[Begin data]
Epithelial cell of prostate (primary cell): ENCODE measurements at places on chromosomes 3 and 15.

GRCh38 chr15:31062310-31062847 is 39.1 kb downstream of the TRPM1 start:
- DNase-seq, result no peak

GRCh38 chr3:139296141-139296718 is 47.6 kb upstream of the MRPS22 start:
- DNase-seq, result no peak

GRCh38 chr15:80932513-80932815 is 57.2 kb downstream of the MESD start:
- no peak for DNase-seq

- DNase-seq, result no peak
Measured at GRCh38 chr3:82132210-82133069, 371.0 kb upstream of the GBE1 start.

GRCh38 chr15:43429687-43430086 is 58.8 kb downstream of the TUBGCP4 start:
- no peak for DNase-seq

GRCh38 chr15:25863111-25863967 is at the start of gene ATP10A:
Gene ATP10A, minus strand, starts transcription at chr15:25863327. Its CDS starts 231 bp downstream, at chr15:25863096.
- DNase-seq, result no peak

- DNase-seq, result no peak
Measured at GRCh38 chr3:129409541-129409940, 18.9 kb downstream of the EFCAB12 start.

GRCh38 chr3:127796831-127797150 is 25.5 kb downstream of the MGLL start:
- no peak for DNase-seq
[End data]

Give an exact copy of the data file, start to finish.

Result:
Epithelial cell of prostate (primary cell): ENCODE measurements at places on chromosomes 3 and 15.

GRCh38 chr15:31062310-31062847 is 39.1 kb downstream of the TRPM1 start:
- DNase-seq, result no peak

GRCh38 chr3:139296141-139296718 is 47.6 kb upstream of the MRPS22 start:
- DNase-seq, result no peak

GRCh38 chr15:80932513-80932815 is 57.2 kb downstream of the MESD start:
- no peak for DNase-seq

- DNase-seq, result no peak
Measured at GRCh38 chr3:82132210-82133069, 371.0 kb upstream of the GBE1 start.

GRCh38 chr15:43429687-43430086 is 58.8 kb downstream of the TUBGCP4 start:
- no peak for DNase-seq

GRCh38 chr15:25863111-25863967 is at the start of gene ATP10A:
Gene ATP10A, minus strand, starts transcription at chr15:25863327. Its CDS starts 231 bp downstream, at chr15:25863096.
- DNase-seq, result no peak

- DNase-seq, result no peak
Measured at GRCh38 chr3:129409541-129409940, 18.9 kb downstream of the EFCAB12 start.

GRCh38 chr3:127796831-127797150 is 25.5 kb downstream of the MGLL start:
- no peak for DNase-seq